There is also an excellent infographic based on the book, which is worth a look.
Good features of the book are the effective use of case examples to illustrate points and the inclusion of extensive comments from interviews with both landlords and tenants. I like the way they consider the point that ultimately private renting is a moral question as well as an economic question: is private landlordism just an honest investment in bricks and mortar or a mechanism to ‘trap and tap’ people with no choice. Why have we allowed so much public (landlord tax relief and housing benefit) as well as private money to be spent on a system designed to make profit by exploiting the most basic need, for a home, when there are far cheaper and better alternatives available? Social renting is an obvious alternative and the growth in private renting highlights the disastrous failure of Governments to deliver that which they say they hold most dear, the aspiration of home ownership.
Ultimately, the authors say, it is the growing gulf in housing wealth between the haves and have nots that is creating increasing discomfort and unease, even amongst landlords. The degree of disquiet, amplified by increasingly loud campaigns, holds out the prospect of a movement for change. But, they say, it will take a brave politician to bring that change about because it runs counter to the prevailing narrative on the efficacy of private markets.
The book is a good and thought-provoking read, more enjoyable than most housing policy texts, packed with helpful information and interesting perspectives. But I felt it had the final chapter missing. It is sub-titled ‘The Rent Trap: how we fell into it and how we get out of it’ but I don’t really think it achieved the latter. It alludes to what should be done, it indicates a direction, it says what is wrong, but it doesn’t set out a plan for examination. This matters because it is vital that we try to understand what further interventions might do to the sector and whether seemingly good policies might have unplanned and damaging consequences.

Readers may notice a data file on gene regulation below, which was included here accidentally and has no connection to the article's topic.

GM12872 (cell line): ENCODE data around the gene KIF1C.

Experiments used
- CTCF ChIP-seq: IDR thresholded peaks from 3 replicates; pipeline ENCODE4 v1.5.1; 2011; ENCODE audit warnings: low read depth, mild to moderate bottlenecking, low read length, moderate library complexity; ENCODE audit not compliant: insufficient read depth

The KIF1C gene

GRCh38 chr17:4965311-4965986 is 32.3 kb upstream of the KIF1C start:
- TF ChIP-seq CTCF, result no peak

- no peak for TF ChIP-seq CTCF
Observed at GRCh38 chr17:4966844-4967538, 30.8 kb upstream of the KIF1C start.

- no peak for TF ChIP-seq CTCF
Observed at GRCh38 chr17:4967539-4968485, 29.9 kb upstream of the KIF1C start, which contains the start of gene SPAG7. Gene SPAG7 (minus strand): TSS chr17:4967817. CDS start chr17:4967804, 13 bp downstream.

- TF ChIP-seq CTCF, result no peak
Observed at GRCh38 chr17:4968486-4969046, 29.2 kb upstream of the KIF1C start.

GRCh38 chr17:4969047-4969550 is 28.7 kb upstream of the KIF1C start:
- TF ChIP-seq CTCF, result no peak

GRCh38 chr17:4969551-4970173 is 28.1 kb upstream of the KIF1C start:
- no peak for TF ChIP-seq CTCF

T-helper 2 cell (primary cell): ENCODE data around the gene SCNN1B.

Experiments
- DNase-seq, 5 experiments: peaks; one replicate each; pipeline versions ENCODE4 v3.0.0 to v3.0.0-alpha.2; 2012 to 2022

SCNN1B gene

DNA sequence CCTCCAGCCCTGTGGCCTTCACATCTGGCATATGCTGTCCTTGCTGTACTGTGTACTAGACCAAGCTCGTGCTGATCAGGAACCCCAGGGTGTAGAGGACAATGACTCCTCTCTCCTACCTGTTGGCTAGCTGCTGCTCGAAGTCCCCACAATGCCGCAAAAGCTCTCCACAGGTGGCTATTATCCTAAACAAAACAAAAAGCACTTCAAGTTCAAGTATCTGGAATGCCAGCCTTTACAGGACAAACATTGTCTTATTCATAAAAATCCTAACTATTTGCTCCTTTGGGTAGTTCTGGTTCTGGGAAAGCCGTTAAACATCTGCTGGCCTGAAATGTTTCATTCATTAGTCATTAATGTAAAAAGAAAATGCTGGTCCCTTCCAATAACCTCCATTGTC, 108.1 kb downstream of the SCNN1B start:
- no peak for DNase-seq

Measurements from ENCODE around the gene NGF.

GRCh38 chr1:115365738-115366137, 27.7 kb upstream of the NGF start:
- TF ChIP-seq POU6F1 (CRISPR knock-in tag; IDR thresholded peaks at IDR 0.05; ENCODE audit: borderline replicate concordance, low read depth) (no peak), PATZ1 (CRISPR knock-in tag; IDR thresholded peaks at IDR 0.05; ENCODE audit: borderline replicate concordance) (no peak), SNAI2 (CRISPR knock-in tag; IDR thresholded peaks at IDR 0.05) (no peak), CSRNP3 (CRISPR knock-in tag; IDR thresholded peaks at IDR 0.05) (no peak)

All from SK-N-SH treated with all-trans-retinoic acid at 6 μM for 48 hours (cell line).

Here are a few of the questions that need to be answered:
- Rents are too high, but they reflect the high value of property in our housing shortage. By how much do we want them to come down and how quickly?
- If effective rent control led to a flight from the market by landlords, does the assumption that the resulting fall in property prices would be good for first time buyers hold up? How would we avoid a repeat of the negative equity disaster of the 1990s?
- If landlords removed tenants in even larger numbers than they do now, what would happen to the homeless people that would result?
- What precise form should rent control take? On what factors should rents be based? Should there be a formula calculation with a range of elements, and what should they be? Or should it really be a rent increase modification policy designed to dampen inflation?
- It’s fair enough to say rents are unaffordable but how exactly should they relate to incomes?
- Even in the best scenario, private landlords will be with us for many decades to come. What level of profit is it fair for a landlord to make?
- How should Government support the sector? What should be the tax and tax relief regime? What should we do about housing benefit, what is the right course to drive between providing HB to enable tenants to pay market rents and having policies that help deflate the market?
- Some politicians have already been brave enough to propose policies to start to tackle the sector. At the 2015 General Election Labour and the Greens both went for a rent dampening mechanism. Would these policies have helped? And what should we make of the recent legislative effort in Scotland?
There will be a discussion opportunity with the authors at an event in May. Details on Eventbrite.